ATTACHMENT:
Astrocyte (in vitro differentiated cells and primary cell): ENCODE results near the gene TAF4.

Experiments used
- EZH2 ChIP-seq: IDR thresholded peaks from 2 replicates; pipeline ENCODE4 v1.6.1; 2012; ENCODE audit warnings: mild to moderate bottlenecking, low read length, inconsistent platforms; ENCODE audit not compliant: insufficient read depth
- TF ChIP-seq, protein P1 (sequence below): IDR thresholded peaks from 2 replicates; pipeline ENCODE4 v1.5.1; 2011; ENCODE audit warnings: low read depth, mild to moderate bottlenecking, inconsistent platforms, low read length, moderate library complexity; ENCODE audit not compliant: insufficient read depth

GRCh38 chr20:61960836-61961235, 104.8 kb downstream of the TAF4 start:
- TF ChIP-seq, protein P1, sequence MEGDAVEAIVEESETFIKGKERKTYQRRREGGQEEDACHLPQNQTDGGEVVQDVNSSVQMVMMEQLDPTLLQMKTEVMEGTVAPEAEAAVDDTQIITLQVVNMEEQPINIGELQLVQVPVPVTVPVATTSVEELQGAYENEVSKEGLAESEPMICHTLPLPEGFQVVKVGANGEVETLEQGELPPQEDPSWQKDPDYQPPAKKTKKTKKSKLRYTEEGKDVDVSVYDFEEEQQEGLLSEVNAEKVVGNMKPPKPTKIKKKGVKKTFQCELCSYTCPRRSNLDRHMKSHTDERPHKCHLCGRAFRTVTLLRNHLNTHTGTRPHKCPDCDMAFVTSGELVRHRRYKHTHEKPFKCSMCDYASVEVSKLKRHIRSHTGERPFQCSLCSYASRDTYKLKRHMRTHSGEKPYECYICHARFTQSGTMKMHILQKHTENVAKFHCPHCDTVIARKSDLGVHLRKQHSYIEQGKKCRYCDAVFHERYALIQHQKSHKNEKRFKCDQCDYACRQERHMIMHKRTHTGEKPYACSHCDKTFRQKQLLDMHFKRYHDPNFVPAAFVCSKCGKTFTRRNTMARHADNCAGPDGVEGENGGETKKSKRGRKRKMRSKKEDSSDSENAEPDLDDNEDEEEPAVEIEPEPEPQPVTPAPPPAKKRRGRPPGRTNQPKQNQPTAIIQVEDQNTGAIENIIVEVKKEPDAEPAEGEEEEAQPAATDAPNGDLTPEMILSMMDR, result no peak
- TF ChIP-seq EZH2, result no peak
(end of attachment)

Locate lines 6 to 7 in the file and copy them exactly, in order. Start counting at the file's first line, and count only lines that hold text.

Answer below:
- TF ChIP-seq, protein P1, sequence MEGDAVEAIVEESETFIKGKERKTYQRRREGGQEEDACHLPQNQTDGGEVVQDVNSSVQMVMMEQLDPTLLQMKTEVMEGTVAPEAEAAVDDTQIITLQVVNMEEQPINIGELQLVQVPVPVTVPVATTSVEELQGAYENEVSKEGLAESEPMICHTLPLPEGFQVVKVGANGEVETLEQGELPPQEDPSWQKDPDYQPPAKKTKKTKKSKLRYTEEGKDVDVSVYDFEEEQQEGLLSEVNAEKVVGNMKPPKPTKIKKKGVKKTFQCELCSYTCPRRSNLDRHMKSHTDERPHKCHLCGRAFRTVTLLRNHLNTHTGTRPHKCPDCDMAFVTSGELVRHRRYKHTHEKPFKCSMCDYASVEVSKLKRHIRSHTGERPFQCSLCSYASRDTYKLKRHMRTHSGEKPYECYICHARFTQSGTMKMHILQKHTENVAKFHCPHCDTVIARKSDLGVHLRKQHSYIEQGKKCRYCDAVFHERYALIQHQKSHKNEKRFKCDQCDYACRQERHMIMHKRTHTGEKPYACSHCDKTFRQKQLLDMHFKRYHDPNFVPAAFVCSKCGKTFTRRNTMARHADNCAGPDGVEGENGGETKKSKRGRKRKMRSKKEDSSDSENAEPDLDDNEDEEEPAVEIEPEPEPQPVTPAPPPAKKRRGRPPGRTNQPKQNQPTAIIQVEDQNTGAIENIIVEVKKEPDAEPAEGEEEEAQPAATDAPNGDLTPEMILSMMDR, result no peak
- TF ChIP-seq EZH2, result no peak